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11 September 2019

Gingival recessions after orthodontic treatment: do we have any predictor?

Davide Elsido


The development of gingival recessions has been associated with orthodontic treatment; however, a clear etiology is still unknown.

Gingival recession is defined as the displacement of the marginal tissue apical to the cemento-enamel junction.
Gingival recessions have been associated with thermal sensitivity of teeth, increased risk of root caries and constitute one of the main aesthetic complaints of persons seeking reconstructive periodontal therapy.
Gingival recessions are age-dependent and it has been reported that at 20 years, 63 per cent of Caucasian males present at least one recession. This percentage continues to increase and at 50 years, over 90 per cent of the patients have at least one recession.
Habits such as traumatic tooth brushing, piercings, parafunctional activity and occlusal injury have frequently been linked with the development of gingival recessions in non-orthodontic patients. It has also been postulated that anatomic characteristics such as preexisting lack of alveolar cortical bone due to an ectopic tooth eruption outside the dental arch and bony envelope and a small width of keratinized gingiva and thin gingival biotype are additional etiologic factors.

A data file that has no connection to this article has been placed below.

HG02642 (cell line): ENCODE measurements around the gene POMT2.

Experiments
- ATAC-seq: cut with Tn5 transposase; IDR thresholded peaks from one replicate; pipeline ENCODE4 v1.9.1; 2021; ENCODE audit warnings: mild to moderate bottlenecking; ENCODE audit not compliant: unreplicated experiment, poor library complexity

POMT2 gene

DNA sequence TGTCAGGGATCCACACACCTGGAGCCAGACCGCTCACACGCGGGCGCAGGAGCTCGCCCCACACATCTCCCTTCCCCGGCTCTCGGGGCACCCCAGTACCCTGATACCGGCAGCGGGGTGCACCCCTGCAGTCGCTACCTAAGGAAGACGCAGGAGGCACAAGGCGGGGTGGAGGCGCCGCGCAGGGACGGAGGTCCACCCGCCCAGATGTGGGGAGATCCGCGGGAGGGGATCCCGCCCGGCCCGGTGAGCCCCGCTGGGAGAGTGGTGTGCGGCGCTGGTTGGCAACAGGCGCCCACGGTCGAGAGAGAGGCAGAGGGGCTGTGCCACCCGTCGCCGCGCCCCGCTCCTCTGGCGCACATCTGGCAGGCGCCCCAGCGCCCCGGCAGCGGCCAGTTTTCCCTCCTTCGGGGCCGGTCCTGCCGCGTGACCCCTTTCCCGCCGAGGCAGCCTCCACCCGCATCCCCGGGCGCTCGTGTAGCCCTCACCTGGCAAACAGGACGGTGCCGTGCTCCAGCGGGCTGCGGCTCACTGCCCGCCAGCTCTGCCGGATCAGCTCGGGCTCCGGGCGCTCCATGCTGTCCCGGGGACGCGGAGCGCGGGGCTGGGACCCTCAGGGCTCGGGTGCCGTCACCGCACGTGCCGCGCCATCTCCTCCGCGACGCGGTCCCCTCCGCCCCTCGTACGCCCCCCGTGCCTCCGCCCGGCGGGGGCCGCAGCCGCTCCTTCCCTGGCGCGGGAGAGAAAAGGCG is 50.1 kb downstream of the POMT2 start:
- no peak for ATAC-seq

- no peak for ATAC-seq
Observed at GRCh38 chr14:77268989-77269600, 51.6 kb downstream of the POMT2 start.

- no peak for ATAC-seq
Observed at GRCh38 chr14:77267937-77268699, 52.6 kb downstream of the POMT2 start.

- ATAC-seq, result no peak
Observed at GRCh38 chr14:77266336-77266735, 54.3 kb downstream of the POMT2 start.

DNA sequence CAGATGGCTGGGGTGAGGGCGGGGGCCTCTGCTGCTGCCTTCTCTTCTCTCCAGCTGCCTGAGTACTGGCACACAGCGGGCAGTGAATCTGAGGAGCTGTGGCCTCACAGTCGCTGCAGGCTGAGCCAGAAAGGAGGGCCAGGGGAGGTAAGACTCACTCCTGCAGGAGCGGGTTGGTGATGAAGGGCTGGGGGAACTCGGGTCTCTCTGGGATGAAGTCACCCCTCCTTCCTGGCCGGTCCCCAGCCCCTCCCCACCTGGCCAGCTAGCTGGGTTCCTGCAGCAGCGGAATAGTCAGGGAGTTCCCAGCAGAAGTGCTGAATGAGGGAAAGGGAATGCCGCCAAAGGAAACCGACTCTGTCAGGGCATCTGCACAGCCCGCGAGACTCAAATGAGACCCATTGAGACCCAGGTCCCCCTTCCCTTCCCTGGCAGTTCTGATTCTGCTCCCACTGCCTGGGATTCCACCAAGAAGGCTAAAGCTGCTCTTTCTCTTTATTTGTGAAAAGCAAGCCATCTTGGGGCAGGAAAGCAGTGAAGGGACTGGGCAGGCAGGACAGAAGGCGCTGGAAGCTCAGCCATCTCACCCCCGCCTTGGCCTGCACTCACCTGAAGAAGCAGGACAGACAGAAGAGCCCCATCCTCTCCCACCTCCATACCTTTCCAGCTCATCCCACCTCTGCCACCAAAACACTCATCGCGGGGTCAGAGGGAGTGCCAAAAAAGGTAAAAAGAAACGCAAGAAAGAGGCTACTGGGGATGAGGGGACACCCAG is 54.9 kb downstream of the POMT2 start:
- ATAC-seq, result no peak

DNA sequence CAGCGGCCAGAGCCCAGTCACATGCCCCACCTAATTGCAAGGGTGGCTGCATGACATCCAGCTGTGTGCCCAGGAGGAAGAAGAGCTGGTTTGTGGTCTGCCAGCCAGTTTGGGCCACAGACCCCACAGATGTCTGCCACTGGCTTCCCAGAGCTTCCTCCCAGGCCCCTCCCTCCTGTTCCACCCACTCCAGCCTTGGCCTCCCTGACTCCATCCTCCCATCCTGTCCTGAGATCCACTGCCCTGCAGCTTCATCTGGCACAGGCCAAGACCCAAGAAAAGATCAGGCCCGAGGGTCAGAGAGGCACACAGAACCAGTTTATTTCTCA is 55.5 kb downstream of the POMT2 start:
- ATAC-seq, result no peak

The development of gingival recessions has been considered a common sequel of orthodontic treatment. Suboptimal oral hygiene maintenance during treatment and chronic gingivitis in combination with an orthodontic movement may result in gingival recessions. Furthermore, buccal gingival recessions have been associated with a thin symphysis, excessive proclination of mandibular incisors (more than 10 degrees relative to the mandibular line) with displacement of the cervical region of the roots outside the alveolar cortical bone.

In the March 2019 issue of the Journal The European Journal of Orthodontics an article was published to further clarify potential association between the development of labial and lingual recessions and inclination of the lower incisors during orthodontic treatment, vertical facial morphology, width of the alveolar bone process, height and width of their symphysis after orthodontic treatment and at long-term retention. In the article, on dental casts and good quality lateral cephalograms of 126 orthodontically treated patients, relevant measurements were performed and gingival recessions were assessed.
The authors found no association between the width of the alveolar bone process at the apex, at the level of the crest and at mid of the root, the width, the vertical skeletal pattern (AnsPns-Go’Me) and the onset of buccal or lingual recessions. Development of new recessions was clearly associated with males and with increasing age. The symphysis height was statistically related with the onset of lingual recessions on teeth 3.2 and 4.2. The ratio between the symphysis height and the width at the crest level demonstrated a statistically significant association with the presence of buccal and lingual recessions.
Excessive proclination (≥10°) of the lower incisors demonstrated an association with the onset of recessions in 25 per cent of the cases.


For additional informations: 
Long-term evaluation of lower incisors gingival recessions after orthodontic treatment

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